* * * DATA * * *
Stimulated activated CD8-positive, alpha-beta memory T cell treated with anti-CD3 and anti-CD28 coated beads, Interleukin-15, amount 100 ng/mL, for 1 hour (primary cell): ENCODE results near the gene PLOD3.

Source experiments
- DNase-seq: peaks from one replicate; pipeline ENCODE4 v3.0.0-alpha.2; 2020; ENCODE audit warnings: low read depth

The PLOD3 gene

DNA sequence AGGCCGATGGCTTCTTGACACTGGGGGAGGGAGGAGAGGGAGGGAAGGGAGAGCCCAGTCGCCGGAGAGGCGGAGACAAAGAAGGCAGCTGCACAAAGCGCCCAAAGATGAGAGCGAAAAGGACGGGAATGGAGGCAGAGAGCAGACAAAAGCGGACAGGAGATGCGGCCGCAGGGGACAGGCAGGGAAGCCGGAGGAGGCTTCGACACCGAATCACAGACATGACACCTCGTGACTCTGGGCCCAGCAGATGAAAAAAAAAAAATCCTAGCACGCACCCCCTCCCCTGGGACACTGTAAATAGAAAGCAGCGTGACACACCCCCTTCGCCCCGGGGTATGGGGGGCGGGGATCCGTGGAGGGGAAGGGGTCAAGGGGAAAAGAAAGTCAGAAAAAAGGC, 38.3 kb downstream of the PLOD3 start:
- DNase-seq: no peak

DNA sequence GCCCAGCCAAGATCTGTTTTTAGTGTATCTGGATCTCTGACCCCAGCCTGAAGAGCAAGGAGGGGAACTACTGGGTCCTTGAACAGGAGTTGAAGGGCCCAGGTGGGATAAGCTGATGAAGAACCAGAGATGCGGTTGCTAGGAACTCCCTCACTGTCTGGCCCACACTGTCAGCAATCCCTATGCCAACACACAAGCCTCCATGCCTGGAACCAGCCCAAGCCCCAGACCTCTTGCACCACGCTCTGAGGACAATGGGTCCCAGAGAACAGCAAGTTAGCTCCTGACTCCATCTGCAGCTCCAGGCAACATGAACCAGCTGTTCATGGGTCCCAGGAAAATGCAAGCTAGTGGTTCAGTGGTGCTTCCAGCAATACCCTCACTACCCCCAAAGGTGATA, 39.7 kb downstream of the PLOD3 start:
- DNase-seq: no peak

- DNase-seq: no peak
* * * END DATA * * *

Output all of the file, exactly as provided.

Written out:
Stimulated activated CD8-positive, alpha-beta memory T cell treated with anti-CD3 and anti-CD28 coated beads, Interleukin-15, amount 100 ng/mL, for 1 hour (primary cell): ENCODE results near the gene PLOD3.

Source experiments
- DNase-seq: peaks from one replicate; pipeline ENCODE4 v3.0.0-alpha.2; 2020; ENCODE audit warnings: low read depth

The PLOD3 gene

DNA sequence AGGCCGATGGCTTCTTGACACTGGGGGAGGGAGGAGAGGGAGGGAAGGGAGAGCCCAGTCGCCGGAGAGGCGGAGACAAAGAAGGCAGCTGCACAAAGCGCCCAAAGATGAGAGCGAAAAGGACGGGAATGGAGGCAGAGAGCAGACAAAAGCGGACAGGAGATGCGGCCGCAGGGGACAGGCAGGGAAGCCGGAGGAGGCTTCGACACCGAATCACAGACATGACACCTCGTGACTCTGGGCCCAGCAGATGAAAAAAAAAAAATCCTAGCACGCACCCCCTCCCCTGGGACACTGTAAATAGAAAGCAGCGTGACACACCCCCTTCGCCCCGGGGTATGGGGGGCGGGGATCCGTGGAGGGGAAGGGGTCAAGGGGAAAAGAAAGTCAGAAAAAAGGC, 38.3 kb downstream of the PLOD3 start:
- DNase-seq: no peak

DNA sequence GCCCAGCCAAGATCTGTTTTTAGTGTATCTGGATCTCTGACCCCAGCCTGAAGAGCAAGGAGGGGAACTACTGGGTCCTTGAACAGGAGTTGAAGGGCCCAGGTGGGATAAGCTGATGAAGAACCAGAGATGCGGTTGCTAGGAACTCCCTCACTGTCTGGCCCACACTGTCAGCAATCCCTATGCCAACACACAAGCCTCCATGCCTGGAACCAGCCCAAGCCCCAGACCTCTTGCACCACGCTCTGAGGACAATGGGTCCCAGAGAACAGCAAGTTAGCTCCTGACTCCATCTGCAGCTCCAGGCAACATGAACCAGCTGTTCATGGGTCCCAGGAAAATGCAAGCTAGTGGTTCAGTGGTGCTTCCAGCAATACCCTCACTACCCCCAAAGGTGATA, 39.7 kb downstream of the PLOD3 start:
- DNase-seq: no peak

- DNase-seq: no peak